Staff Awards & Honors
Research on Spintronics Materials Graces Cover of Materials Today
Congratulations to Scott Chambers, Tim Droubay, Chongmin Wang and Kevin Rosso on having their article highlighted on the cover of the November 2006 issue of Materials Today. Published by Elsevier, more than 14,000 scientists in industry, academia and government agencies receive this authoritative, peer-reviewed journal.
In this article, the researchers seek to answer the question: "Is it possible to create magnetic semiconductors that work at room temperature?" This is one of the 125 critical unanswered questions recently posed in Science Magazine.
The researchers sought to answer this question by exploring the relationship between donor electrons and the alignment of the magnetic spins in oxide semiconductors. The team discussed their work on two well-characterized materials: cobalt-doped zinc oxide and titanium-doped ferric oxide. Both materials were grown as crystalline films in the Environmental Molecular Sciences Laboratory. In the first material, some of the zinc atoms were replaced with cobalt, i.e., the host, zinc oxide, was doped with cobalt. In the second, titanium atoms replaced some of the iron atoms in ferric oxide.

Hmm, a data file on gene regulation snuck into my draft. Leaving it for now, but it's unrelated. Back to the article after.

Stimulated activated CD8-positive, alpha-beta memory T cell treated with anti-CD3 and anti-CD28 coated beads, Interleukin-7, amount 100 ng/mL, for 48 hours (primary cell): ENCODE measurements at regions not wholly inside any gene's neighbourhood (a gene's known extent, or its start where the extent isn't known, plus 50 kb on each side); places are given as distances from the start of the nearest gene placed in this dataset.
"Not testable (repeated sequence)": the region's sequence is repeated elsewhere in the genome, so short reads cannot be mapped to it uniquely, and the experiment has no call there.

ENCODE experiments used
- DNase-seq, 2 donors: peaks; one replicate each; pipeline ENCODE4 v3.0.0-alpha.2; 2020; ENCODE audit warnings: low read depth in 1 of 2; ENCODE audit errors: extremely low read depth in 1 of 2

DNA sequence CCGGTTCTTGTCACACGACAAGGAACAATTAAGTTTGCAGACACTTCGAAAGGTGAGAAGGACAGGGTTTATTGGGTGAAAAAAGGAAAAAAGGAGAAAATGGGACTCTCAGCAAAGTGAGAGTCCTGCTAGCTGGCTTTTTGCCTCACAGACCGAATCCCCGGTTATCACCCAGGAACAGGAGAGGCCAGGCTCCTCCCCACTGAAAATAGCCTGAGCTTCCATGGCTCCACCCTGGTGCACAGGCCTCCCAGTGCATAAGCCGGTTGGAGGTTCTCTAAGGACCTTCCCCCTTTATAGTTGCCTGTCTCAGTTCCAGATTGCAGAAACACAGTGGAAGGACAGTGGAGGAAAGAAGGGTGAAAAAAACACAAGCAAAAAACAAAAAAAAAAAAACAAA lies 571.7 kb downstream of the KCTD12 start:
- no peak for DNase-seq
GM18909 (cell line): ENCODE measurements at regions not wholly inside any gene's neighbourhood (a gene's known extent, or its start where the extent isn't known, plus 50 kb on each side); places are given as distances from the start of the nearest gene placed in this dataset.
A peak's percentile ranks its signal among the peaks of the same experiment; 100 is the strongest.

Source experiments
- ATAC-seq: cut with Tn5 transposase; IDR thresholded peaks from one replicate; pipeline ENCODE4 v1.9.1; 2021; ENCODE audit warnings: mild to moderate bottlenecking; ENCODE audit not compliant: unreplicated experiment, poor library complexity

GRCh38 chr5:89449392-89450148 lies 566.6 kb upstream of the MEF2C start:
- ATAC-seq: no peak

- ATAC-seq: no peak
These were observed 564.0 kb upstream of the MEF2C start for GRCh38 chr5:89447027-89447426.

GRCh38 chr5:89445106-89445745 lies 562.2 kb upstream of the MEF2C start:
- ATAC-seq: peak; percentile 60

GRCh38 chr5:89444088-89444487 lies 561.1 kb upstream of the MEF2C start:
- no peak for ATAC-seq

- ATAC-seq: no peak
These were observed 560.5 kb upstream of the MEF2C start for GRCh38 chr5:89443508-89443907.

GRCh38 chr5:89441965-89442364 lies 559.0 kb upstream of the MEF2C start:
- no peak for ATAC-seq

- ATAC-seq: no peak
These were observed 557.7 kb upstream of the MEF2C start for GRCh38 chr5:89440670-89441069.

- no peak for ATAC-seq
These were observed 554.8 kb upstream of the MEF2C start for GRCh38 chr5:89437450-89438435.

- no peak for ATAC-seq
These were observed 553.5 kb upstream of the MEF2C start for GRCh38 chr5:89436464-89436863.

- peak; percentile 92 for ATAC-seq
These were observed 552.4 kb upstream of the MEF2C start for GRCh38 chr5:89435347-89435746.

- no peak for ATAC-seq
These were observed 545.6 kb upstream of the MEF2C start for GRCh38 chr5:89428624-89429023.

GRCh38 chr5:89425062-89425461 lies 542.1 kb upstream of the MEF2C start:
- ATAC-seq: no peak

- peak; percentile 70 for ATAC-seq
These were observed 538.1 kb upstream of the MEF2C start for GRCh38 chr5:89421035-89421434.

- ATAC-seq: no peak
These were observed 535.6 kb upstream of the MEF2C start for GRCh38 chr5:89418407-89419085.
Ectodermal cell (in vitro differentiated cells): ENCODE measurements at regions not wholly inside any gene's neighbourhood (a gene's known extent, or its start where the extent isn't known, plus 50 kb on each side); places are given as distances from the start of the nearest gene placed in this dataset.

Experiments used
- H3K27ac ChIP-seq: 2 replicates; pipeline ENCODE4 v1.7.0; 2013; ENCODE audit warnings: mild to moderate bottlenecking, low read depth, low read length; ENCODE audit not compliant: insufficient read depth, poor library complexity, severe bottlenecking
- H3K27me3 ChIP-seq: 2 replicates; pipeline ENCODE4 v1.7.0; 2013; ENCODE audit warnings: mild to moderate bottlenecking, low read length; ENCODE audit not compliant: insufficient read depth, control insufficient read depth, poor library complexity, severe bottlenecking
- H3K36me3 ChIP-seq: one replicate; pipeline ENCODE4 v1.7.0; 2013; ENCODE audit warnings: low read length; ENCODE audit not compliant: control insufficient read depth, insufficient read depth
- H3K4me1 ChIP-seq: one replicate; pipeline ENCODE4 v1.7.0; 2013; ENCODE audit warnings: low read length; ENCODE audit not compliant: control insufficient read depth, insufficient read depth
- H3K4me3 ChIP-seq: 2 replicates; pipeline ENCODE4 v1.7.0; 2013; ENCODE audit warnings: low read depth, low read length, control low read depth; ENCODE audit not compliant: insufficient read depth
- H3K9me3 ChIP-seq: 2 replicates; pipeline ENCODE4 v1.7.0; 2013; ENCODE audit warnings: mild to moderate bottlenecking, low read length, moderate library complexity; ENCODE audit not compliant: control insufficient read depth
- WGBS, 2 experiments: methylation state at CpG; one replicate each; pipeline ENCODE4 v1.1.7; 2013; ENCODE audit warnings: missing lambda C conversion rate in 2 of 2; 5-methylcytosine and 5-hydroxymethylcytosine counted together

The team saw tantalizing, but very different results for both oxides. Significant work remains before this material could be used to create a new generation of computer chips. These new chips may be faster and use less power, and may lead to new functionality that would endow future computers with the ability to carry out complex calculations that are beyond the scope of current computers.
Congratulations again, team!
Crystal diagram of cobalt-doped zinc oxide showing the location of the atoms and the movement of spin polarized electrons (yellow). Green balls are cobalt. Blue, zinc. Red, oxygen. [Full Image].
Citation: Chambers, SA, TC Droubay, CM Wang, KM Rosso, SM Heald, DA Schwartz, KR Kittilstved, and DR Gamelin. 2006. "Ferromagnetism in oxide semiconductors" Materials Today, 9(11): 28-35.